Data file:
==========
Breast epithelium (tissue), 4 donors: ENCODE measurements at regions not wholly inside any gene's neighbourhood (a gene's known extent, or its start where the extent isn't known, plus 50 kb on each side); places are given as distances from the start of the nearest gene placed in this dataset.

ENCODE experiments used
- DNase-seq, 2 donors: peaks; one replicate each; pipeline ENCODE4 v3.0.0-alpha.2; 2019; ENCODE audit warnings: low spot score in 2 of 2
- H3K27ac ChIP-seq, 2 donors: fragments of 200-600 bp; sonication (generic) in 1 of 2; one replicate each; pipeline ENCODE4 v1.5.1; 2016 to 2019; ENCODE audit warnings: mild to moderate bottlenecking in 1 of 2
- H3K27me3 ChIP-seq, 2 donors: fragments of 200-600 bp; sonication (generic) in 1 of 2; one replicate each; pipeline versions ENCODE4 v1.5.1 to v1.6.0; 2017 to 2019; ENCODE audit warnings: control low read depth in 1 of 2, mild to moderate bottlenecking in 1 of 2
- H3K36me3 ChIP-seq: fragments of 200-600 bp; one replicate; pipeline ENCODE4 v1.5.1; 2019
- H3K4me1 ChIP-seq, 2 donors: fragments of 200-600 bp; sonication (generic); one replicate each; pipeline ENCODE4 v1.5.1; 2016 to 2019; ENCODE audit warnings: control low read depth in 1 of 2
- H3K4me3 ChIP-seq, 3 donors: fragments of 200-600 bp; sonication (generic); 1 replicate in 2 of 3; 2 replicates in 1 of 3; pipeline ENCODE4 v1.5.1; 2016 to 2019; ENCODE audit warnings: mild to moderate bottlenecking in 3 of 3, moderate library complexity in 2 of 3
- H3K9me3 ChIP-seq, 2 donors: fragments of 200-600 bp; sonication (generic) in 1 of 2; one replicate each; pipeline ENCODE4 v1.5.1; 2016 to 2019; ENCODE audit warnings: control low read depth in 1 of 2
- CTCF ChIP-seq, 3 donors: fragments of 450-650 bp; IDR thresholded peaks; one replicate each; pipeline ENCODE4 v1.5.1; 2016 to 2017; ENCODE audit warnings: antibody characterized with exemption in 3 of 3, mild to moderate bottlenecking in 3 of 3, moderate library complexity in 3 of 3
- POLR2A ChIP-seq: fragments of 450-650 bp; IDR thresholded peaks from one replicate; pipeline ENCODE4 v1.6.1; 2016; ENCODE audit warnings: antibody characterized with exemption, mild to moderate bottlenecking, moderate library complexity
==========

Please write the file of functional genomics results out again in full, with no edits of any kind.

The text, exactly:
Breast epithelium (tissue), 4 donors: ENCODE measurements at regions not wholly inside any gene's neighbourhood (a gene's known extent, or its start where the extent isn't known, plus 50 kb on each side); places are given as distances from the start of the nearest gene placed in this dataset.

ENCODE experiments used
- DNase-seq, 2 donors: peaks; one replicate each; pipeline ENCODE4 v3.0.0-alpha.2; 2019; ENCODE audit warnings: low spot score in 2 of 2
- H3K27ac ChIP-seq, 2 donors: fragments of 200-600 bp; sonication (generic) in 1 of 2; one replicate each; pipeline ENCODE4 v1.5.1; 2016 to 2019; ENCODE audit warnings: mild to moderate bottlenecking in 1 of 2
- H3K27me3 ChIP-seq, 2 donors: fragments of 200-600 bp; sonication (generic) in 1 of 2; one replicate each; pipeline versions ENCODE4 v1.5.1 to v1.6.0; 2017 to 2019; ENCODE audit warnings: control low read depth in 1 of 2, mild to moderate bottlenecking in 1 of 2
- H3K36me3 ChIP-seq: fragments of 200-600 bp; one replicate; pipeline ENCODE4 v1.5.1; 2019
- H3K4me1 ChIP-seq, 2 donors: fragments of 200-600 bp; sonication (generic); one replicate each; pipeline ENCODE4 v1.5.1; 2016 to 2019; ENCODE audit warnings: control low read depth in 1 of 2
- H3K4me3 ChIP-seq, 3 donors: fragments of 200-600 bp; sonication (generic); 1 replicate in 2 of 3; 2 replicates in 1 of 3; pipeline ENCODE4 v1.5.1; 2016 to 2019; ENCODE audit warnings: mild to moderate bottlenecking in 3 of 3, moderate library complexity in 2 of 3
- H3K9me3 ChIP-seq, 2 donors: fragments of 200-600 bp; sonication (generic) in 1 of 2; one replicate each; pipeline ENCODE4 v1.5.1; 2016 to 2019; ENCODE audit warnings: control low read depth in 1 of 2
- CTCF ChIP-seq, 3 donors: fragments of 450-650 bp; IDR thresholded peaks; one replicate each; pipeline ENCODE4 v1.5.1; 2016 to 2017; ENCODE audit warnings: antibody characterized with exemption in 3 of 3, mild to moderate bottlenecking in 3 of 3, moderate library complexity in 3 of 3
- POLR2A ChIP-seq: fragments of 450-650 bp; IDR thresholded peaks from one replicate; pipeline ENCODE4 v1.6.1; 2016; ENCODE audit warnings: antibody characterized with exemption, mild to moderate bottlenecking, moderate library complexity